WASHINGTON/LOS ANGELES -- California plans to ban the sale of new gasoline powered passenger cars and trucks starting in 2035 in a dramatic move to shift to EVs and reduce greenhouse gas emissions, Gov. Gavin Newsom said on Wednesday.
Newsom told a press conference the state was committing to a "firm goal" to phase out the sale of new gasoline-powered vehicles by 2035 and was encouraging other states to take similar action.
Newsom's order labeled the elimination of gasoline-powered vehicles a "goal" and a "target" after his office said earlier his order would require the sale of nothing but zero emission passenger vehicle starting in 2035.
The move would be the most significant to date by a U.S. state aimed at ending the use of internal combustion engines for passenger travel.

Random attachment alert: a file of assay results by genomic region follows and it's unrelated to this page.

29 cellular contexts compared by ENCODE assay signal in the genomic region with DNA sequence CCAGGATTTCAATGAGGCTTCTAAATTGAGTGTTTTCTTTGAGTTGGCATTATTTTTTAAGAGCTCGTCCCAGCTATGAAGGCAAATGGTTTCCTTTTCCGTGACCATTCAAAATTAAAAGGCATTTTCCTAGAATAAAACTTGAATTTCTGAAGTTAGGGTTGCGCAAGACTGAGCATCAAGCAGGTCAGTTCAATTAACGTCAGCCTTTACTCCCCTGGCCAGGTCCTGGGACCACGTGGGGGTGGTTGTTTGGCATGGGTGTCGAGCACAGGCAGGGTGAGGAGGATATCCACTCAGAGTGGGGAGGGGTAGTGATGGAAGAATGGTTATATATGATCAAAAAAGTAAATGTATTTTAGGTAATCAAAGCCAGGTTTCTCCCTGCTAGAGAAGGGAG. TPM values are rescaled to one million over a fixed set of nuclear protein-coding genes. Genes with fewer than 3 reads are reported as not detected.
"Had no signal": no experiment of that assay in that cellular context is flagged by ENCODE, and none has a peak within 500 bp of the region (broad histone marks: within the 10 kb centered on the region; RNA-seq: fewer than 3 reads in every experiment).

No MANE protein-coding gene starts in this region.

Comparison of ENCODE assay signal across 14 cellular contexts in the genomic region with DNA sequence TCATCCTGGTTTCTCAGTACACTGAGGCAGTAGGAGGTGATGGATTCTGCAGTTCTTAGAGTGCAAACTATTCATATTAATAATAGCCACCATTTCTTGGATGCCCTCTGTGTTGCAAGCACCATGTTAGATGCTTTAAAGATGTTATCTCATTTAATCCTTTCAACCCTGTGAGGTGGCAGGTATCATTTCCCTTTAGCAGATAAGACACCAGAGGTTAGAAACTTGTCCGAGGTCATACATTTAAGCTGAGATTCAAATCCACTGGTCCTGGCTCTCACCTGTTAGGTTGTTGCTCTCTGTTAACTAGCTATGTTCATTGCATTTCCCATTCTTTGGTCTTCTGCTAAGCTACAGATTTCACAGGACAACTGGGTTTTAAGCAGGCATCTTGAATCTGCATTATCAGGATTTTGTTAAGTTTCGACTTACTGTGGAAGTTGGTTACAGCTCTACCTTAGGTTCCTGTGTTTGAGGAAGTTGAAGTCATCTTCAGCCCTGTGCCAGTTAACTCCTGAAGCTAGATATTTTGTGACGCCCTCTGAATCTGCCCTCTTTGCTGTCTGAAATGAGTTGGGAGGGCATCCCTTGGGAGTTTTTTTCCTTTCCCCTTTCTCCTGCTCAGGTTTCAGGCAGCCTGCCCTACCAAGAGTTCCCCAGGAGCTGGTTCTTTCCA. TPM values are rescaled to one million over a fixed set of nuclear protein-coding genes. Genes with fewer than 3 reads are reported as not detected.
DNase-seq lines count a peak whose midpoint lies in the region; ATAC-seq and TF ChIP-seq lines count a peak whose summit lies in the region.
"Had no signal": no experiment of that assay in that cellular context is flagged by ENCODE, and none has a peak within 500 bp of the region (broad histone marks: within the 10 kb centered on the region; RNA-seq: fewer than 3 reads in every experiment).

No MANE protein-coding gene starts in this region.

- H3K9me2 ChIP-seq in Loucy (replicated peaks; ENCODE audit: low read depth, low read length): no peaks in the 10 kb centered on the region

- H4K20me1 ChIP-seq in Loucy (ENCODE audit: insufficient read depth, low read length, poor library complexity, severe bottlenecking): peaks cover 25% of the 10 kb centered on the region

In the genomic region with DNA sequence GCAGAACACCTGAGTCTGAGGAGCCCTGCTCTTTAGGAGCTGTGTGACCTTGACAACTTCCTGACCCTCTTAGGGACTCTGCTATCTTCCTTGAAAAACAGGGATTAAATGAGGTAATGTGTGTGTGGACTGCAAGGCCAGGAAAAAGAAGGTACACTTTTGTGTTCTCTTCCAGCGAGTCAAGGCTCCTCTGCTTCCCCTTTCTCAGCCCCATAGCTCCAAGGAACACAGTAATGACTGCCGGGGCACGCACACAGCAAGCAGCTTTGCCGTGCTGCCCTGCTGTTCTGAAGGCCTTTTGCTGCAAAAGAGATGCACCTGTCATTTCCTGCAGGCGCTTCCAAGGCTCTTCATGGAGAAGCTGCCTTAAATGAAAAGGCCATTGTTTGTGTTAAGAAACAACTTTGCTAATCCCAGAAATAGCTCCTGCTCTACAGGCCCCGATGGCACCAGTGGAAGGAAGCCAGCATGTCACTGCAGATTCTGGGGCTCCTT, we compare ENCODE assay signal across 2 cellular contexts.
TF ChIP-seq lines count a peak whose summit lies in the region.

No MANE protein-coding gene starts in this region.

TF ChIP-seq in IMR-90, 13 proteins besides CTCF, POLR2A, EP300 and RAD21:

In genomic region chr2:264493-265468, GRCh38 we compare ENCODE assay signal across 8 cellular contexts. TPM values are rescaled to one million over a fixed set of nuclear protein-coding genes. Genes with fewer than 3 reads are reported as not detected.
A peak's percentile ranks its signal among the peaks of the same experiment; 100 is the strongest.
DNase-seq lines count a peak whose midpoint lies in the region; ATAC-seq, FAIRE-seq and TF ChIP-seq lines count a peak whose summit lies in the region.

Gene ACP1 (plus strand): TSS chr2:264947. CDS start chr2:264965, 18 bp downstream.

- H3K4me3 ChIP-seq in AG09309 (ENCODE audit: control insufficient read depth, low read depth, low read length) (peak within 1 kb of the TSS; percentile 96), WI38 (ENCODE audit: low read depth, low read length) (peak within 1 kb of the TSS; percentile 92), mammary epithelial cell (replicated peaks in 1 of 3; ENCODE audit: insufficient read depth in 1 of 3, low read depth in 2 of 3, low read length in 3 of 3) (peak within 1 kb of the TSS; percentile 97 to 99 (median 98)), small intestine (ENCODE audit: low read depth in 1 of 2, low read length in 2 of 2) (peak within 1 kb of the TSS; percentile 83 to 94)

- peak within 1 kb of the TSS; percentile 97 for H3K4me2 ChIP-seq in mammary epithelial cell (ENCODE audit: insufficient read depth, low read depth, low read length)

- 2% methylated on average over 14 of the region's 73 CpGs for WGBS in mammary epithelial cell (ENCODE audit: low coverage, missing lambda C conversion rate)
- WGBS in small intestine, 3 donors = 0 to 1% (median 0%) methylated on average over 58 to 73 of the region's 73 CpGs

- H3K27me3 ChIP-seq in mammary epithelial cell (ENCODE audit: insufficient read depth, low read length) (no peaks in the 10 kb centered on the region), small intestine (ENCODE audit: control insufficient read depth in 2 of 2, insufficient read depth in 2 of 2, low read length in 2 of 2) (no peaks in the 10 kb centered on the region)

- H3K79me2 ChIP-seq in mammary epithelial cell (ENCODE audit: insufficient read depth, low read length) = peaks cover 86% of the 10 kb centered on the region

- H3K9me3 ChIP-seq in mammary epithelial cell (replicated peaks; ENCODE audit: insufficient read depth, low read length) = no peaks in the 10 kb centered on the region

California is the largest U.S. auto market, accounting for about 11 percent of all U.S. vehicle sales, and many states choose to adopt its green vehicle mandates.
Newsom also wants the state Legislature to stop issuing new permits by 2024 allowing use of hydraulic fracturing technology for oil and gas drilling.
President Donald Trump has sought to bar California from requiring the sale of EVs, while his rival Joe Biden has pledged to spend billions to speed the adoption of EVs.
California said it was joining 15 countries that have made similar pledges, including Britain.